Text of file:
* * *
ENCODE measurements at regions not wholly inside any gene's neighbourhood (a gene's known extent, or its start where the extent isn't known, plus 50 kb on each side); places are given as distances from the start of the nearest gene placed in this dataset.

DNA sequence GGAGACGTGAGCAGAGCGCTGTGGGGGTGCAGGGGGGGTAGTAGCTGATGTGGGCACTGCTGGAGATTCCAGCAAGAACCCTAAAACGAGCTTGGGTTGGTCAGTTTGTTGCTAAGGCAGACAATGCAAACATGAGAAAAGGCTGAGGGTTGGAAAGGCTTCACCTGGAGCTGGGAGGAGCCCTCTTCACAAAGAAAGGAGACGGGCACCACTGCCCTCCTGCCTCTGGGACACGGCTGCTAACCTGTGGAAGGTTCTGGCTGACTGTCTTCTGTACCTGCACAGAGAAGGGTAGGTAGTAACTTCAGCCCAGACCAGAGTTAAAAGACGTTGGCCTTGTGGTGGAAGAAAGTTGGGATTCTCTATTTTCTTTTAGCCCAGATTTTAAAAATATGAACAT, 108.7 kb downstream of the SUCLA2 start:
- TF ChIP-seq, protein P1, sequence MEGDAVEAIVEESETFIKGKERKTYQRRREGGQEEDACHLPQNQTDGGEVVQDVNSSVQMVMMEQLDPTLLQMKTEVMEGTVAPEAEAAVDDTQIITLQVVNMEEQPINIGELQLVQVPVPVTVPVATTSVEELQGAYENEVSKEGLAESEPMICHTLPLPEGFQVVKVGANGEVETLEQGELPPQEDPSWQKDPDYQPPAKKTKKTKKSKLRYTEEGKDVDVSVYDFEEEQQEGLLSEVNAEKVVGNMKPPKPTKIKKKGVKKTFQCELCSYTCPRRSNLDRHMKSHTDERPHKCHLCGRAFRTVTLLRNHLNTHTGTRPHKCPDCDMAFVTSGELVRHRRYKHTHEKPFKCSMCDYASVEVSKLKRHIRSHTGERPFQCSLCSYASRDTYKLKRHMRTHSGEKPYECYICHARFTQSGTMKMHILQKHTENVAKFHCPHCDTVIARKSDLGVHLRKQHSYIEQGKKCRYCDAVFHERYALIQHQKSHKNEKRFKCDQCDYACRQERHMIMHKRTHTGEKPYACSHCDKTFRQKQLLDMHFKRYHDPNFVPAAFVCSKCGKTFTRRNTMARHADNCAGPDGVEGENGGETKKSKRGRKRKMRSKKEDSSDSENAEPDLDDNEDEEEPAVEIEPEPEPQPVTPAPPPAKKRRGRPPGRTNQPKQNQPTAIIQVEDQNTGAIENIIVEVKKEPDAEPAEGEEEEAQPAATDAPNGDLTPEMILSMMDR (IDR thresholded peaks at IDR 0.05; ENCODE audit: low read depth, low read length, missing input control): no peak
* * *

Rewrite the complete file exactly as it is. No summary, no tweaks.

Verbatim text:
ENCODE measurements at regions not wholly inside any gene's neighbourhood (a gene's known extent, or its start where the extent isn't known, plus 50 kb on each side); places are given as distances from the start of the nearest gene placed in this dataset.

DNA sequence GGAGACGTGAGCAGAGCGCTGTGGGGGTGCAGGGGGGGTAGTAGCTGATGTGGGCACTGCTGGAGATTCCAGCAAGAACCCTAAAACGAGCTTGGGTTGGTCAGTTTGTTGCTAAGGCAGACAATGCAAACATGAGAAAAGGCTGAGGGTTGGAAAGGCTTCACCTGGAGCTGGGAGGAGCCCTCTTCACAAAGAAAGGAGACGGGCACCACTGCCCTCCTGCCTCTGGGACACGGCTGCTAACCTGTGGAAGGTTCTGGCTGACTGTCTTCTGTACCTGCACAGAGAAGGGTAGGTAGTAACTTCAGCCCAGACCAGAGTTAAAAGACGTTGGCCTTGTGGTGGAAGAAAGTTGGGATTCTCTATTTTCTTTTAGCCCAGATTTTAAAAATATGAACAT, 108.7 kb downstream of the SUCLA2 start:
- TF ChIP-seq, protein P1, sequence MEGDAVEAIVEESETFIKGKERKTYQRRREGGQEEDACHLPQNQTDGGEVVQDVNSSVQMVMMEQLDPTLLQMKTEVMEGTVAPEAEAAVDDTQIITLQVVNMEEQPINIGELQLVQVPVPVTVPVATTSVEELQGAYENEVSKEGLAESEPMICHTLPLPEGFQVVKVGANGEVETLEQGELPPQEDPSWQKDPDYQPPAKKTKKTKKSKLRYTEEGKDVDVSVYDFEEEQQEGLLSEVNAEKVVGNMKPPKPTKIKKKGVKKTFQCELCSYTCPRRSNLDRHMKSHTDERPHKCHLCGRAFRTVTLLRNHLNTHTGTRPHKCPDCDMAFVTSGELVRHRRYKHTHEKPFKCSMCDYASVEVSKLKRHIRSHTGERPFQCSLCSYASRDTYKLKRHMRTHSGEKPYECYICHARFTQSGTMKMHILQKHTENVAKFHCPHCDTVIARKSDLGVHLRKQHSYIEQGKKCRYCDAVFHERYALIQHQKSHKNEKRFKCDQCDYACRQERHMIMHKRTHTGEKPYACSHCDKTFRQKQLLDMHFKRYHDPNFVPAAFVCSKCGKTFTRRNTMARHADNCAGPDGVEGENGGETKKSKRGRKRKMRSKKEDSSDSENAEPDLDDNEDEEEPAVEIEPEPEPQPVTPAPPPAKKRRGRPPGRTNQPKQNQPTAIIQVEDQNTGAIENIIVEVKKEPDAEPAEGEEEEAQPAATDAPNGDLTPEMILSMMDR (IDR thresholded peaks at IDR 0.05; ENCODE audit: low read depth, low read length, missing input control): no peak